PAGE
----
Speed of onset of hypoxia with apnea depends on metabolic rate and on the actual amount of oxygen available in the patient’s functional residual capacity. To see how preoxygenation can effect this let’s review some physiology. Continue reading

Don’t Withhold Oxygen From That CO2 Retainer

There is often a great deal of confusion about how to manage the care of a patient with COPD because of unwarranted, and incorrect, concern that all patients with COPD are CO2 retainers. This fear of causing CO2 retention sometimes causes providers to withhold or withdraw oxygen inappropriately. Understanding some of the respiratory physiology behind CO2 retention will allow you to make more informed decisions. Let’s start at the beginning. Some of this material comes from my book Anyone Can Intubate, 5th Edition. Continue reading

To Extubate, Or Not to Extubate, That Is The Question

Assessing extubation criteria, and then deciding when to extubate a patient safely can sometimes be a difficult decision.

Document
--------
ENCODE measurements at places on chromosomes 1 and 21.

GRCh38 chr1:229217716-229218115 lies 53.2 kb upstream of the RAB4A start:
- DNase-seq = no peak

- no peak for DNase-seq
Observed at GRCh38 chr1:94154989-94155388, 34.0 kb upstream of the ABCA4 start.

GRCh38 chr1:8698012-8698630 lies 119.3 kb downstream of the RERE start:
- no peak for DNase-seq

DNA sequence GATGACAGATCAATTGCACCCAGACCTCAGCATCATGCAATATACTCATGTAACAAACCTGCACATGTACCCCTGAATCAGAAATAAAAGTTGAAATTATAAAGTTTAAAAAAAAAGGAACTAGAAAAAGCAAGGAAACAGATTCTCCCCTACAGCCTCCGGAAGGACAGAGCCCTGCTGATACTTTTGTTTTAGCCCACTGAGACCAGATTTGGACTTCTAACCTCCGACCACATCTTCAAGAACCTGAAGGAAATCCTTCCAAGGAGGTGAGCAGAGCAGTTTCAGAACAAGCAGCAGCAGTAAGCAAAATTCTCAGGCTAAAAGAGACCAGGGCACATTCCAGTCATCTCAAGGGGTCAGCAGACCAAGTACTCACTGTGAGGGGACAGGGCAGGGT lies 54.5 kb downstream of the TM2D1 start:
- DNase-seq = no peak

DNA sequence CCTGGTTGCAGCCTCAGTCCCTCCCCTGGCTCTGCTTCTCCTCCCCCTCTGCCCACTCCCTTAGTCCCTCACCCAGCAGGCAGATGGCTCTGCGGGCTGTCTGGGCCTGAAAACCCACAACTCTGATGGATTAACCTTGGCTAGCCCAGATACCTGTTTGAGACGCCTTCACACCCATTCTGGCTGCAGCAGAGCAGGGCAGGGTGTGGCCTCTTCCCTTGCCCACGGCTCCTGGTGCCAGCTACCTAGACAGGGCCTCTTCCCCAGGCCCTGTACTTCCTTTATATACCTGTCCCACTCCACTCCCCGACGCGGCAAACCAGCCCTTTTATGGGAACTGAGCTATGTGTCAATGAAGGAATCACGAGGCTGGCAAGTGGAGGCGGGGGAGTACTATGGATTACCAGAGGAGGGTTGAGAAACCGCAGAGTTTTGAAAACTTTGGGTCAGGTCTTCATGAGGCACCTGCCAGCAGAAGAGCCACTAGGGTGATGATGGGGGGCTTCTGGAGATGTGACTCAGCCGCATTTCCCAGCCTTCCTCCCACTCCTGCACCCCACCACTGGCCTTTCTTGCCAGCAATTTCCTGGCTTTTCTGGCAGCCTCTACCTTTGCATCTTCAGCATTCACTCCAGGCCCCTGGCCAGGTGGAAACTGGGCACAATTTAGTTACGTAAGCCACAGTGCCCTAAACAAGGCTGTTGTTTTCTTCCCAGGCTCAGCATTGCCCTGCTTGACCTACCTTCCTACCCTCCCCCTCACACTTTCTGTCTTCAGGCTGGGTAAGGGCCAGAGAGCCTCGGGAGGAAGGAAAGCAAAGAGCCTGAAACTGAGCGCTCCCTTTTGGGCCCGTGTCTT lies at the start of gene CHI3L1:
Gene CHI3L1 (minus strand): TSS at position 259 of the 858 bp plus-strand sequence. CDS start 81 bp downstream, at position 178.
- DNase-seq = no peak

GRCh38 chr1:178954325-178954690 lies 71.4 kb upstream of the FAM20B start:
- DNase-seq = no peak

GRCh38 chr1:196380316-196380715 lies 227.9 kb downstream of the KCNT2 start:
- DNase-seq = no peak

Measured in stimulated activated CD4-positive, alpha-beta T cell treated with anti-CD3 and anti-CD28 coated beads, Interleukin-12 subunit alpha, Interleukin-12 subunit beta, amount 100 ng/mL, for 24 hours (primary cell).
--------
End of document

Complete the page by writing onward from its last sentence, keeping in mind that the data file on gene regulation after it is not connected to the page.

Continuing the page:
Extubation Criteria

We all know the common extubation criteria:

  • recovery of airway reflexes and response to command;
  • inspiratory capacity of at least 15 ml/kg;
  • no hypoxia, hypercarbia, or major acid/base imbalance;
  • no cardiopulmonary instability;
  • signs of intact muscle power;
  • absence of retraction during spontaneous respiration;
  • absence of a distended stomach.

In other words, you want your patient to be stable, able to breathe without help, and able to protect the airway.

However, sometimes the decision is not so easy. Here I describe a case of a patient who met some but not all of the criteria for extubation. The reason turned out to be due to a rare complication: plugging of the endotracheal tube. However, getting to that solution required working through the extubation algorithm.  Continue reading